The opinion of the court was delivered by: MOTLEY
Memorandum Opinion on Changes in the Interest Rate Ceiling
Letitia Myers, a Connecticut resident, brought suit against the Town of Harrison, a New York municipal corporation, for the wrongful death of Charles Myers, which occurred on September 21, 1963, in Harrison, New York. Jurisdiction is based on diversity of citizenship. 28 U.S.C. § 1332 (1964).
On December 19, 1969, the jury returned a verdict in favor of plaintiff and awarded damages in the amount of $481,250. Plaintiff requested that the court allow interest on the judgment at the rate of 6% per annum from the time of decedent's death to the entry of judgment. The court initially agreed to the 6% rate but before entry of judgment discovered that the 6% rate for the entire period would be improper. Under New York law, which is applicable here (Circle Line Sightseeing Yachts, Inc. v. Storbeck, 325 F.2d 338 (2d Cir. 1963)), a lower rate must be applied to part of the period. Under the provisions current until July 25, 1969, N.Y. General Municipal Law § 3-a, McKinney's Consol. Laws, c. 24, L. 1956, ch. 691, eff. July 1, 1956, amended 1969, a 4% maximum interest rate was prescribed in death actions against municipal corporations. After July 25, 1969, the maximum rate allowed is 6%. N.Y. General Municipal Law, § 3-a (McKinney Supp. 1970).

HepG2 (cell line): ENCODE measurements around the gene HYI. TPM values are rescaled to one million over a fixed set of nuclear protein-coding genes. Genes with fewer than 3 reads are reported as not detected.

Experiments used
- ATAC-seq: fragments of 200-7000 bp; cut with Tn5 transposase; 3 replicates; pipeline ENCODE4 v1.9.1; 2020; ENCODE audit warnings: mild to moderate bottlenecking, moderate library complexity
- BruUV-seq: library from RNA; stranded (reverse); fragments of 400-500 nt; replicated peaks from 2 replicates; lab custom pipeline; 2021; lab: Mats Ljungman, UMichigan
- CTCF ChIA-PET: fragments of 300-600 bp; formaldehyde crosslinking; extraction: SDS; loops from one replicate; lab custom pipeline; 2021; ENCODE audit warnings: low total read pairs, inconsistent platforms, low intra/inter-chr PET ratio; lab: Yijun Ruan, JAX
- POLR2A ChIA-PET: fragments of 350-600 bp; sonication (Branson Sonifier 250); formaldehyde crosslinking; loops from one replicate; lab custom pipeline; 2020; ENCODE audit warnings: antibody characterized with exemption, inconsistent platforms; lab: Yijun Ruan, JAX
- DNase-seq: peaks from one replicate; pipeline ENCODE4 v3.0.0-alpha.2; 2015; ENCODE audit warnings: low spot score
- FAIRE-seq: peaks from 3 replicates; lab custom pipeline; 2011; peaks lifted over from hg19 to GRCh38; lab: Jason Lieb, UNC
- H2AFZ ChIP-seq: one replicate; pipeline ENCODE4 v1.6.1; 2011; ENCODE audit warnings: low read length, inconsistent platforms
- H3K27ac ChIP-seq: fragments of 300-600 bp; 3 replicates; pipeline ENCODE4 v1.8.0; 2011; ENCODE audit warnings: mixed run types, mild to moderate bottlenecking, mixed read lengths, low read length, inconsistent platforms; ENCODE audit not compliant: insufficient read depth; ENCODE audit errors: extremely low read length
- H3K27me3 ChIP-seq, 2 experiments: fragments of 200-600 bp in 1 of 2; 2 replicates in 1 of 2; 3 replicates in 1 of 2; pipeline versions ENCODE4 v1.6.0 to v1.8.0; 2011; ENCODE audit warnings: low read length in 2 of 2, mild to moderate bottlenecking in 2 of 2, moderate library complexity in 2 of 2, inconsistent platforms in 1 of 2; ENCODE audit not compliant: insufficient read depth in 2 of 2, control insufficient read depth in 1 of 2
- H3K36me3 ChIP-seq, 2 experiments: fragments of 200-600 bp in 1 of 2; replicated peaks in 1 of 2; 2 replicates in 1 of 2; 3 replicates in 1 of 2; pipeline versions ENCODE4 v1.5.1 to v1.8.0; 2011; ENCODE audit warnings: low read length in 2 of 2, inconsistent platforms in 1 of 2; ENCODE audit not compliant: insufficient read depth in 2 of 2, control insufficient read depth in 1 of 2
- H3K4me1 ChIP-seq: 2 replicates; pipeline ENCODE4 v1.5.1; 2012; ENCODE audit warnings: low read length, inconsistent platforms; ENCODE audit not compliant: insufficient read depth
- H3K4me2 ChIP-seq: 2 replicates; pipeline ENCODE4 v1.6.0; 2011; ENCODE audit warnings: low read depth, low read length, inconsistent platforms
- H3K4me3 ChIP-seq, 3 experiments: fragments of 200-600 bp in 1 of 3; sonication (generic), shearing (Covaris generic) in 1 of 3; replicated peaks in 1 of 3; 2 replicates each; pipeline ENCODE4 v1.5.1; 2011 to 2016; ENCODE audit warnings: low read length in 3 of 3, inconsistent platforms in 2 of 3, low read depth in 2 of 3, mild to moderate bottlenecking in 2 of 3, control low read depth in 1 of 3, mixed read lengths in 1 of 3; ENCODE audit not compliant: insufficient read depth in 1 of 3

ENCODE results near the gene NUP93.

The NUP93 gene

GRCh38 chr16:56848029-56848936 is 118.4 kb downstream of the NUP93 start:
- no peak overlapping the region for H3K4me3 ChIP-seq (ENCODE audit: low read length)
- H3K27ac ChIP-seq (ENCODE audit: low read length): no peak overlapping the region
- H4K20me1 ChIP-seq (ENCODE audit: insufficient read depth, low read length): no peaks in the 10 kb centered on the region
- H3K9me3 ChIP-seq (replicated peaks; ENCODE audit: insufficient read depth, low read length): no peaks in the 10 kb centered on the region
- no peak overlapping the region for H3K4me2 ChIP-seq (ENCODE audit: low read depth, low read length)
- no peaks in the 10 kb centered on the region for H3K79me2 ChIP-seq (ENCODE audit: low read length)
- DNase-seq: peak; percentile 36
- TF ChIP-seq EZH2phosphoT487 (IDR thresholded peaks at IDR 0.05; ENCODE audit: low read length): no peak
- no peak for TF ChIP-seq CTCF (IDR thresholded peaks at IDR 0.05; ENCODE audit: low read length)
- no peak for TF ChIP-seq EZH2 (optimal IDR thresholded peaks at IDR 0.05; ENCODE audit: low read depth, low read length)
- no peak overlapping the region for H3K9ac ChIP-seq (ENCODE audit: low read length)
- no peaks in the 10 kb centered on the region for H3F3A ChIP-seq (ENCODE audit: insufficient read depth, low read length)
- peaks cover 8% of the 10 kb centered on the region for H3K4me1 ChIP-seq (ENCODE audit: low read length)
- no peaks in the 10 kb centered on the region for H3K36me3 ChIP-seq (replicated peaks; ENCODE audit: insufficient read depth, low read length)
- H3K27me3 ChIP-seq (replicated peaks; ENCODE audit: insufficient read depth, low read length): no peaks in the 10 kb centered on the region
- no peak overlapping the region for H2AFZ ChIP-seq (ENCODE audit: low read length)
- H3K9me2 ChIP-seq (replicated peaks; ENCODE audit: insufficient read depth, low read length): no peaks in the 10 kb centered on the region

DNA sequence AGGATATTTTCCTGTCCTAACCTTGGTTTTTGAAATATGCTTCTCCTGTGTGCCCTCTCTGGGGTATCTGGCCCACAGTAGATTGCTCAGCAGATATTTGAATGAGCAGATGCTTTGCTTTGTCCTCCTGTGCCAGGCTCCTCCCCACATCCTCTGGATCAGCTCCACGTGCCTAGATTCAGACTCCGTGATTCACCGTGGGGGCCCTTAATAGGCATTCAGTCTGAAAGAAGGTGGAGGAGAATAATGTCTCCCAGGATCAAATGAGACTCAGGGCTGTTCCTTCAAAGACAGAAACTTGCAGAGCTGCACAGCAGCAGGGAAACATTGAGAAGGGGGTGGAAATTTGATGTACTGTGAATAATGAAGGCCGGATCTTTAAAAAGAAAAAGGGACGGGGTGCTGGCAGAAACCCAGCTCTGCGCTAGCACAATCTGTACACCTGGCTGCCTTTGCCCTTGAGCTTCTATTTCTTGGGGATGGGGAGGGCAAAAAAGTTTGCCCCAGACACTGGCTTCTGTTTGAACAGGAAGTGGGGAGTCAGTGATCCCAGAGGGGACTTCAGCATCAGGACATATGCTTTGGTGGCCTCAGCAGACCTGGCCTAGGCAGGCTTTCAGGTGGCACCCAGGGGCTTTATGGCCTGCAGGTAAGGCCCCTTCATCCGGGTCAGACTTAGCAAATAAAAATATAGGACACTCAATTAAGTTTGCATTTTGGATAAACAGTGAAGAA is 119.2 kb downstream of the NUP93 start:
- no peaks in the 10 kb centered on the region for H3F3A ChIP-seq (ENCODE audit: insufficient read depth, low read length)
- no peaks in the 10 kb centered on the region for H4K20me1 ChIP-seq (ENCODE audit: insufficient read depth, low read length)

Pursuant to the provisions of Section 3-a(2) that were current at the time the interest was running and to Decedent Estate Law, McKinney's Consol. Laws, c. 13, § 132 (McKinney Supp. 1970), the court has directed the clerk to enter a judgment granting interest at 4% from September 21, 1963, to July 25, 1969, and at 6% from July 25 to the entry of judgment, January 16, 1970. See Circle Line Sightseeing Yachts, Inc., supra; People ex rel. Emigrant Industrial Savings Bank v. Sexton, 284 N.Y. 57, 29 N.E. 2d 469 (1940).
Plaintiff argues that the 6% maximum, which was in force at the time of entry of judgment, is retroactive, i.e., interest on the accrued death action claim against a municipal corporation embodied in a judgment granted after the effective date of the statute is to be computed at 6% for the entire period in which the interest was running. Such an argument was made by the municipal corporation in People ex rel. Emigrant Industrial Savings Bank, supra, because the change was a lowering of the interest rate. The New York Court of Appeals rejected that argument and held that the interest rate ceiling in General Municipal Law § 3-a was prospective. (See also In re Bronx River Parkway in City of New York, 284 N.Y. 48, 29 N.E. 2d 465 (1940) (condemnation claim) (upholding constitutionality). The court in Emigrant held that:
Interest is given as damages for delay in payment of the principal obligation. * * * Thus, the rate of interest should be that current in the periods during which the delay in payment has occurred.
284 N.Y. at 62, 29 N.E. 2d at 471. Accord, Rose v. State of New York, 29 A.D. 2d 1003, 289 N.Y.S. 2d 553 (3rd Dept. 1968), aff'd without discussion of question, 24 N.Y. 2d 80, 298 N.Y.S. 2d 968, 246 N.E. 2d 735 (1969) (interpreting State Finance Law, McKinney's Consol. Laws, c. 56, § 16). The court found nothing in the statute that would except it from the general rule that statutes are prospective. 284 N.Y. at 62-63, 29 N.E. 2d 469.